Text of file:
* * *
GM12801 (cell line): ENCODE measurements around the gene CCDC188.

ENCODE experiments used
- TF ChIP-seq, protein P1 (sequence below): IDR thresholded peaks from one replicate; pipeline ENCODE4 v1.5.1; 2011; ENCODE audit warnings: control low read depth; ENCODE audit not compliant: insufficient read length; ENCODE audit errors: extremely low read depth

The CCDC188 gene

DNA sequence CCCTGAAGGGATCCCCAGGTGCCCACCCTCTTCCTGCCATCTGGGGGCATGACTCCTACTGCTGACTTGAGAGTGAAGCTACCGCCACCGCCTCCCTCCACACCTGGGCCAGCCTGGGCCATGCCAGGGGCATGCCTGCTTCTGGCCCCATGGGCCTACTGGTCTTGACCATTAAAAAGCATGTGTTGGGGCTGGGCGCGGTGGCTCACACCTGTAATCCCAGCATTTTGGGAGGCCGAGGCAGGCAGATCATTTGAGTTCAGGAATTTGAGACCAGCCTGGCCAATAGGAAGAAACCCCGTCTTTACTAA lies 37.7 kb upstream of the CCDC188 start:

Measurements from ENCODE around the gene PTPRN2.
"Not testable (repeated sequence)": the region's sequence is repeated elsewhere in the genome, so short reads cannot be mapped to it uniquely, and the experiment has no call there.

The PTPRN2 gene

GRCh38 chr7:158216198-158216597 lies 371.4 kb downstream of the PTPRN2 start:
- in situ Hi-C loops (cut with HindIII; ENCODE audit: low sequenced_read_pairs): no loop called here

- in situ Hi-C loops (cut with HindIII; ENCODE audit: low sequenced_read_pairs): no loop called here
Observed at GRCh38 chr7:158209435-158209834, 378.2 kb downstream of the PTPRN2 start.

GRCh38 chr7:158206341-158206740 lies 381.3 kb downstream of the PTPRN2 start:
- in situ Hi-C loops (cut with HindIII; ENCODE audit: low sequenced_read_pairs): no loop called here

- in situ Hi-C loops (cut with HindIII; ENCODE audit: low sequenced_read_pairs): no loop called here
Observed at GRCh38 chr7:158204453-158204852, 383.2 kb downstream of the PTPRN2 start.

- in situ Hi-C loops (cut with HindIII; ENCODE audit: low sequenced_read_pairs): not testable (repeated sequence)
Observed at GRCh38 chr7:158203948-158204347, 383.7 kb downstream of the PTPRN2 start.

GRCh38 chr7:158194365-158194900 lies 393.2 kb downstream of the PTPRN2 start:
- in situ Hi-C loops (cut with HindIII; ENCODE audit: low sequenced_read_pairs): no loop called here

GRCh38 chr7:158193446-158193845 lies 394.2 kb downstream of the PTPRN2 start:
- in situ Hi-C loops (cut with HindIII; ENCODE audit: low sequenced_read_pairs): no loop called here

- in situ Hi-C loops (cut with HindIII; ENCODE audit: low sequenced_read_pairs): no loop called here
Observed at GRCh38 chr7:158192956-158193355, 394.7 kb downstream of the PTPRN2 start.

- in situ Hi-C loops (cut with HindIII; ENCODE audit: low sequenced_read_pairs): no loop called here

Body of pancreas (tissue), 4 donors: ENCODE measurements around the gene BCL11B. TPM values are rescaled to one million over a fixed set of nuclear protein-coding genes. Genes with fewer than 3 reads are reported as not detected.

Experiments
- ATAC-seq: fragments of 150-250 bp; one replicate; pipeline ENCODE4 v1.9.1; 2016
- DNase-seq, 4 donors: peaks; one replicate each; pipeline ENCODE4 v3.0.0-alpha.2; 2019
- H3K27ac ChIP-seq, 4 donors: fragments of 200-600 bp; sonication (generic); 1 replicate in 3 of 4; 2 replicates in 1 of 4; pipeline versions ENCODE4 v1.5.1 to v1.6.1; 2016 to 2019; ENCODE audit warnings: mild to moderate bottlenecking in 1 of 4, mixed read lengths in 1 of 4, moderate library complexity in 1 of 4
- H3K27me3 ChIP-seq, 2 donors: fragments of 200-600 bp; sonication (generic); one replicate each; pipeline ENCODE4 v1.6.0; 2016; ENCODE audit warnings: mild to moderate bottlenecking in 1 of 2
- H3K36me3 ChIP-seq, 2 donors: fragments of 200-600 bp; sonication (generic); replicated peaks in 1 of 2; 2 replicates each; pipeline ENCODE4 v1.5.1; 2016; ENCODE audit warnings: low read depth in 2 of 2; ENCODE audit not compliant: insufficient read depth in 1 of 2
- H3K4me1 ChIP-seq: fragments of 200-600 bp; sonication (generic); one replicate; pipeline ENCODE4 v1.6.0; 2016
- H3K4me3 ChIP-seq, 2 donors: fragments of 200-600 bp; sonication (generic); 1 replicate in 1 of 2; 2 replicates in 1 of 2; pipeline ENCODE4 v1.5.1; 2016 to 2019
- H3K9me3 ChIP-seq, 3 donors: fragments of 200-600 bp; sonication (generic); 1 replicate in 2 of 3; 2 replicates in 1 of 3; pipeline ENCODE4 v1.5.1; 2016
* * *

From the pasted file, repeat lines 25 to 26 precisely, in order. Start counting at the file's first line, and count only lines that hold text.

- in situ Hi-C loops (cut with HindIII; ENCODE audit: low sequenced_read_pairs): no loop called here

Body of pancreas (tissue), 4 donors: ENCODE measurements around the gene BCL11B. TPM values are rescaled to one million over a fixed set of nuclear protein-coding genes. Genes with fewer than 3 reads are reported as not detected.